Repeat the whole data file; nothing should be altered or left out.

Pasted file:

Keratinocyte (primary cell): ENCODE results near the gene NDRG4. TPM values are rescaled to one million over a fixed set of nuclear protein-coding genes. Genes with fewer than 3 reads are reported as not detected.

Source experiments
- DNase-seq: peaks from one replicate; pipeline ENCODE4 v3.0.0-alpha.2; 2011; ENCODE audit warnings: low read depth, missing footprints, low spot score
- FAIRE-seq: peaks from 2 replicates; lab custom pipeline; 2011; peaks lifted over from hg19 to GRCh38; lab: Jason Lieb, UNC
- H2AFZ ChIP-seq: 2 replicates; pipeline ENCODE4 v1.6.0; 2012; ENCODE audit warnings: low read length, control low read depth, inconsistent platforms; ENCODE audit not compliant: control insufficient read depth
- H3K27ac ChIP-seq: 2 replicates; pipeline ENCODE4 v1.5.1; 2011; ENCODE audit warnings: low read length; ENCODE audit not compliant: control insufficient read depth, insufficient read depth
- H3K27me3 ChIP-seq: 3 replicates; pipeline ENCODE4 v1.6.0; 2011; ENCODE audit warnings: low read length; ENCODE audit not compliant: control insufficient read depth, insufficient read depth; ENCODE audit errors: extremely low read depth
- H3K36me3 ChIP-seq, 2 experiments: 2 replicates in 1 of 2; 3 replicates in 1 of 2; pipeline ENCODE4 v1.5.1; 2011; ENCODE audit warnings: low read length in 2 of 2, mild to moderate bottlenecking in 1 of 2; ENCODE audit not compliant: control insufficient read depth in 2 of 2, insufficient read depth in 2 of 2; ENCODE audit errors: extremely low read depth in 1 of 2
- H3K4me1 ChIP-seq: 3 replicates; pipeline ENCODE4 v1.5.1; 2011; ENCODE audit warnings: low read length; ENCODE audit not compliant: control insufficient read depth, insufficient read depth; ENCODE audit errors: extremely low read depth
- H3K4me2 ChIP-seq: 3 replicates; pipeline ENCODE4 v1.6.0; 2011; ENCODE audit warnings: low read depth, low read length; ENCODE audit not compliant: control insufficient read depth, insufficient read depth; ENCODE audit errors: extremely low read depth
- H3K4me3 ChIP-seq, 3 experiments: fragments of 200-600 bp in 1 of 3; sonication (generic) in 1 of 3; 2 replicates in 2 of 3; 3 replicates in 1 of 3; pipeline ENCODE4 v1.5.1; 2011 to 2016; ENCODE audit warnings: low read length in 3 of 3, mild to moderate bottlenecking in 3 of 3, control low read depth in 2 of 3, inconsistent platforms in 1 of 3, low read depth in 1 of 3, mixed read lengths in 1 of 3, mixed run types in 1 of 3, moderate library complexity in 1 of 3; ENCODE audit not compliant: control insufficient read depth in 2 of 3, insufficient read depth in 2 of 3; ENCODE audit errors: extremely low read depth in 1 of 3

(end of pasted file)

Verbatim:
Keratinocyte (primary cell): ENCODE results near the gene NDRG4. TPM values are rescaled to one million over a fixed set of nuclear protein-coding genes. Genes with fewer than 3 reads are reported as not detected.

Source experiments
- DNase-seq: peaks from one replicate; pipeline ENCODE4 v3.0.0-alpha.2; 2011; ENCODE audit warnings: low read depth, missing footprints, low spot score
- FAIRE-seq: peaks from 2 replicates; lab custom pipeline; 2011; peaks lifted over from hg19 to GRCh38; lab: Jason Lieb, UNC
- H2AFZ ChIP-seq: 2 replicates; pipeline ENCODE4 v1.6.0; 2012; ENCODE audit warnings: low read length, control low read depth, inconsistent platforms; ENCODE audit not compliant: control insufficient read depth
- H3K27ac ChIP-seq: 2 replicates; pipeline ENCODE4 v1.5.1; 2011; ENCODE audit warnings: low read length; ENCODE audit not compliant: control insufficient read depth, insufficient read depth
- H3K27me3 ChIP-seq: 3 replicates; pipeline ENCODE4 v1.6.0; 2011; ENCODE audit warnings: low read length; ENCODE audit not compliant: control insufficient read depth, insufficient read depth; ENCODE audit errors: extremely low read depth
- H3K36me3 ChIP-seq, 2 experiments: 2 replicates in 1 of 2; 3 replicates in 1 of 2; pipeline ENCODE4 v1.5.1; 2011; ENCODE audit warnings: low read length in 2 of 2, mild to moderate bottlenecking in 1 of 2; ENCODE audit not compliant: control insufficient read depth in 2 of 2, insufficient read depth in 2 of 2; ENCODE audit errors: extremely low read depth in 1 of 2
- H3K4me1 ChIP-seq: 3 replicates; pipeline ENCODE4 v1.5.1; 2011; ENCODE audit warnings: low read length; ENCODE audit not compliant: control insufficient read depth, insufficient read depth; ENCODE audit errors: extremely low read depth
- H3K4me2 ChIP-seq: 3 replicates; pipeline ENCODE4 v1.6.0; 2011; ENCODE audit warnings: low read depth, low read length; ENCODE audit not compliant: control insufficient read depth, insufficient read depth; ENCODE audit errors: extremely low read depth
- H3K4me3 ChIP-seq, 3 experiments: fragments of 200-600 bp in 1 of 3; sonication (generic) in 1 of 3; 2 replicates in 2 of 3; 3 replicates in 1 of 3; pipeline ENCODE4 v1.5.1; 2011 to 2016; ENCODE audit warnings: low read length in 3 of 3, mild to moderate bottlenecking in 3 of 3, control low read depth in 2 of 3, inconsistent platforms in 1 of 3, low read depth in 1 of 3, mixed read lengths in 1 of 3, mixed run types in 1 of 3, moderate library complexity in 1 of 3; ENCODE audit not compliant: control insufficient read depth in 2 of 3, insufficient read depth in 2 of 3; ENCODE audit errors: extremely low read depth in 1 of 3